After two successful years fronting the Teenagers, vocalist Frankie Lymon stepped into a surprisingly unsuccessful solo career with this fine 1958 studio album. Having lost his childhood soprano to adolescence, his 16-year-old voice still had plenty of punch, and continued to leap from the grooves. His out-of-breath delivery of “Waitin in School” has an adolescent everything-is-happening-at-once fervor that Ricky Nelson’s cool-cat style didn’t match. It doesn’t hurt to have an ace guitar player – Mickey Baker, perhaps – tearing thing up in the breaks. Producers Hugo Peretti and Luigi Creatore double the vocals on “Wake Up Little Suzie,” creating a more saucy mood than the Everly’s original, and though covers of the Rays’ “Silhouettes” and the Coasters’ “Searchin’” aren’t particularly inspiring, there’s still plenty here to impress. Lymon’s adolescence adds a note of sweet longing to Nat King Cole’s “Send for Me,” and the R&B “Next Time You See Me” and “Short Fat Fanny” give Lymon a chance to really wail. Most impressive are original approaches to “Jailhouse Rock” and “Diana” that pay each song its due without imitating the hits. Several of these tracks were released as singles, but none had the success of the early Teenagers’ sides; worse, with a heroin habit eating away his abilities, Lymon was dropped by Roulette in 1961. He’d record a few sides for other labels, but this album and a handful of non-LP singles for Roulette (that should have been included here as bonus tracks) represents the end of Lymon’s run as a bright thread in the rock ‘n’ roll tapestry. [©2011 hyperbolium dot com]
Posts Tagged ‘Collectors’ Choice’
The Anita Kerr singers are among the most heard, and least known-by-name, vocal group in the history of recording. That’s because Kerr’s group was the go-to backing group (along with the Jordanaires) for hundreds of sessions during the Nashville Sound era of the early ‘60s. They appeared almost constantly on the charts backing top country hits by Jim Reeves, Ernest Tubb, Faron Young, Brenda Lee, pop records by Pat Boone, Perry Como, Bobby Vinton and many, many others. Alongside their choral work, the group recorded several albums for RCA, including the Grammy winning We Dig Mancini. In the mid-60s Kerr disbanded the Nashville edition of her group, convened a new edition in Los Angeles, and commenced recording for Warner Brothers. This is the group’s fourth, and last album for the label, and was originally issued in the flower-power year of 1967.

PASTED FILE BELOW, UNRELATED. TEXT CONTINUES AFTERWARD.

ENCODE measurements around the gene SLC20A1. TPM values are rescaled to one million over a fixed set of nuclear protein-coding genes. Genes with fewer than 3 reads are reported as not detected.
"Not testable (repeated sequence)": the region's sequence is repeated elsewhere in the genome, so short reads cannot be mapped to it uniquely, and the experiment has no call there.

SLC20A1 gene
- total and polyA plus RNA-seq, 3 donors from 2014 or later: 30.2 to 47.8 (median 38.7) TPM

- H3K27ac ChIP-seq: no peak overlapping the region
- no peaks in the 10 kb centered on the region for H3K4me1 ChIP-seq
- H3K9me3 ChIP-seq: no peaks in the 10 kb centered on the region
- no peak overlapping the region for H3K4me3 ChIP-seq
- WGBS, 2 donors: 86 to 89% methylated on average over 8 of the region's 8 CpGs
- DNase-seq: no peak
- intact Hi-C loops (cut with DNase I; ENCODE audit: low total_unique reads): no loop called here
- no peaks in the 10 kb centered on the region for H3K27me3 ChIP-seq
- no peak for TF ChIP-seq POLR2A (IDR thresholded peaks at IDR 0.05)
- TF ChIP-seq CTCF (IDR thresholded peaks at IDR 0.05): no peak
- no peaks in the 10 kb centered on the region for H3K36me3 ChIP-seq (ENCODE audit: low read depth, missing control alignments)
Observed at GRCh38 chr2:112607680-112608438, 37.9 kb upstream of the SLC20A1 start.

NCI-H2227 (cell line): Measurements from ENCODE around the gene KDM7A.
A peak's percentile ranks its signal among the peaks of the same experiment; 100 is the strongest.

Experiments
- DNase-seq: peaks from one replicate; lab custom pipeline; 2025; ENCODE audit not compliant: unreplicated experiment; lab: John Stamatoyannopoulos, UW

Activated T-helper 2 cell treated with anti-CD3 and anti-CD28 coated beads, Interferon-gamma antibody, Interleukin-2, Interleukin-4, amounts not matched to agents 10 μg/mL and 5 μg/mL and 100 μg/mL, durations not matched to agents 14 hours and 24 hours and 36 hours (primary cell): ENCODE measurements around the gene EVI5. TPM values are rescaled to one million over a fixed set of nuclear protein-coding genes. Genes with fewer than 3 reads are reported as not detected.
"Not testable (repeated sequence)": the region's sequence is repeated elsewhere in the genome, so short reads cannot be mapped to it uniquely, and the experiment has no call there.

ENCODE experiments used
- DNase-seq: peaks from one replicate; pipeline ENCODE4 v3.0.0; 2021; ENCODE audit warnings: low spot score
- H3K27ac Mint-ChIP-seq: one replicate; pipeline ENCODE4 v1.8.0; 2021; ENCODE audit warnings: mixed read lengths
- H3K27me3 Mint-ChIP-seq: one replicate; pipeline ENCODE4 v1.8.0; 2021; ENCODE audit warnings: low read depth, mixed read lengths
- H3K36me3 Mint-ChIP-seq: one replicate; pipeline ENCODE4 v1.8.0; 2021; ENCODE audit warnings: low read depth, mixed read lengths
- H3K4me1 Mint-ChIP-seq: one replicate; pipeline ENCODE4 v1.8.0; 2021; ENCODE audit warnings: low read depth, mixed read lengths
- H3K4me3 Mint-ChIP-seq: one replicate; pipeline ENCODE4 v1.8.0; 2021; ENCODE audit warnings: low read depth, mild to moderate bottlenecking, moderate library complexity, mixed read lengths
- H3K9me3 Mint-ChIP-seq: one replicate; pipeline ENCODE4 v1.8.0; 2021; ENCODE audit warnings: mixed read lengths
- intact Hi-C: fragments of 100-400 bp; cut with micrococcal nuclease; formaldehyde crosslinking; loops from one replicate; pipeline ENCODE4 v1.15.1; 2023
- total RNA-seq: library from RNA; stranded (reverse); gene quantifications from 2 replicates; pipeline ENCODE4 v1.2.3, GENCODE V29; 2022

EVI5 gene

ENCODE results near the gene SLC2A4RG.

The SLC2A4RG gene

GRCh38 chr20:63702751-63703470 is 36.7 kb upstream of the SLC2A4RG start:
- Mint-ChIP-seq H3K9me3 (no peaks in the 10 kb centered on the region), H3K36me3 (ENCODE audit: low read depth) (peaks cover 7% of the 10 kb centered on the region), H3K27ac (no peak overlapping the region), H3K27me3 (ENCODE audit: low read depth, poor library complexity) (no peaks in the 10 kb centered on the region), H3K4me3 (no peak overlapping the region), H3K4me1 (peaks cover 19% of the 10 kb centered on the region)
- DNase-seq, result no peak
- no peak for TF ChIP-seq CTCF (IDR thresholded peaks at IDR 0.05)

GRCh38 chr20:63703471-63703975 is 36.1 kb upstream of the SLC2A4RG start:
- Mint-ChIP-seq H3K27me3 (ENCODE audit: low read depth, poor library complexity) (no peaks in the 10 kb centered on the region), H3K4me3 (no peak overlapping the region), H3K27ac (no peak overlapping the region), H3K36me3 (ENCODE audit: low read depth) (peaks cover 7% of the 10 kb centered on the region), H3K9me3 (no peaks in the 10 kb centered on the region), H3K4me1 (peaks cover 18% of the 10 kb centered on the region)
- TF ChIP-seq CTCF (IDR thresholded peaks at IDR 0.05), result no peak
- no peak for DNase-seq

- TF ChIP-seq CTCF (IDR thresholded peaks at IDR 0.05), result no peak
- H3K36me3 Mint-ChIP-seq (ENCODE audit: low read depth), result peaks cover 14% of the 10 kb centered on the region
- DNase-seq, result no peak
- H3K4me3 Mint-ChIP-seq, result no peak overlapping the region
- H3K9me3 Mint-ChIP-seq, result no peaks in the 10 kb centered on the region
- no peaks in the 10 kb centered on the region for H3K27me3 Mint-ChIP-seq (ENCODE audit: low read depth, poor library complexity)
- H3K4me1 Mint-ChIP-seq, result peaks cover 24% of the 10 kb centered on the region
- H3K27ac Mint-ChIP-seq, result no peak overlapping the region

Kerr picked her material with an arranger’s ear for possibilities, finding new vocal interplay even in songs as originally complex as the Association’s “Never My Love.” The songs are drawn from pop, rock, folk, soul and easy listening, and Kerr’s arrangements and orchestrations always find something new, often with a vocal-jazz feel. She expands on the vocal work of the Mamas & Papas “No Salt on Her Tail” and turns the Bee Gees’ moody “Holiday” into something contemplative. Less successful are her transformations of the soul tunes, “A Natural Woman” and “How Can I Be Sure.” The album is more a period piece than the lasting art Kerr created with her hit background arrangements, but it remains a pleasant breeze that blew across the heavier rock and soul of the ‘60s. [©2011 hyperbolium dot com]
Southern soul singer Arthur Conley is known to most for his perfect celebration, “Sweet Soul Music.” Based on a “Yeah Man” by his vocal inspiration, Sam Cooke, and co-written with his mentor, Otis Redding, the song topped out in 1967 at #2 on both the Hot 100 and R&B charts and became the lasting emblem of the ‘60s soul movement. But like so many true artists that have one defining single, Conley recorded terrific material both before and after the lightning strike. This 1968 album was a bittersweet affair that collected singles and album sides recorded just months after the airplane crash that killed Redding and the Mar-Keys.